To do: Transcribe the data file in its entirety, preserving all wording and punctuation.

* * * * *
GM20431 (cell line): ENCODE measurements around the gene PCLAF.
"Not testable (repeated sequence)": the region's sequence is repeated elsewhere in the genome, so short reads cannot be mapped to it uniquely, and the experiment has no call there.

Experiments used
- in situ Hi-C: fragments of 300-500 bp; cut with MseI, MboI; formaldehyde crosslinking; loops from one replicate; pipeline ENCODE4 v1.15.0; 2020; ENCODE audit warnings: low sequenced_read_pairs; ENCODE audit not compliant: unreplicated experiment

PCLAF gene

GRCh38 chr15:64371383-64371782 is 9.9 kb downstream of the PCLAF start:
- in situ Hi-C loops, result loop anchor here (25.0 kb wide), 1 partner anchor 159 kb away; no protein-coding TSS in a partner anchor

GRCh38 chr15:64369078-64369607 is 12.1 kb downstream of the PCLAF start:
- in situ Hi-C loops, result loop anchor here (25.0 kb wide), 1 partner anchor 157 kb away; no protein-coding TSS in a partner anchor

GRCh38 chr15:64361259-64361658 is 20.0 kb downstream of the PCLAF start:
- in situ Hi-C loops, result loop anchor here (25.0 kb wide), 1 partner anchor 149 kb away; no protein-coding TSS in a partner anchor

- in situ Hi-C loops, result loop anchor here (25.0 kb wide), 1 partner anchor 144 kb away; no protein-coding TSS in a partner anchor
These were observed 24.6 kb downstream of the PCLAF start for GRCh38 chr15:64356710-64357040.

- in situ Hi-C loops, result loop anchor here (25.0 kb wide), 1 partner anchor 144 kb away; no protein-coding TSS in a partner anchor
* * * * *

GM20431 (cell line): ENCODE measurements around the gene PCLAF.
"Not testable (repeated sequence)": the region's sequence is repeated elsewhere in the genome, so short reads cannot be mapped to it uniquely, and the experiment has no call there.

Experiments used
- in situ Hi-C: fragments of 300-500 bp; cut with MseI, MboI; formaldehyde crosslinking; loops from one replicate; pipeline ENCODE4 v1.15.0; 2020; ENCODE audit warnings: low sequenced_read_pairs; ENCODE audit not compliant: unreplicated experiment

PCLAF gene

GRCh38 chr15:64371383-64371782 is 9.9 kb downstream of the PCLAF start:
- in situ Hi-C loops, result loop anchor here (25.0 kb wide), 1 partner anchor 159 kb away; no protein-coding TSS in a partner anchor

GRCh38 chr15:64369078-64369607 is 12.1 kb downstream of the PCLAF start:
- in situ Hi-C loops, result loop anchor here (25.0 kb wide), 1 partner anchor 157 kb away; no protein-coding TSS in a partner anchor

GRCh38 chr15:64361259-64361658 is 20.0 kb downstream of the PCLAF start:
- in situ Hi-C loops, result loop anchor here (25.0 kb wide), 1 partner anchor 149 kb away; no protein-coding TSS in a partner anchor

- in situ Hi-C loops, result loop anchor here (25.0 kb wide), 1 partner anchor 144 kb away; no protein-coding TSS in a partner anchor
These were observed 24.6 kb downstream of the PCLAF start for GRCh38 chr15:64356710-64357040.

- in situ Hi-C loops, result loop anchor here (25.0 kb wide), 1 partner anchor 144 kb away; no protein-coding TSS in a partner anchor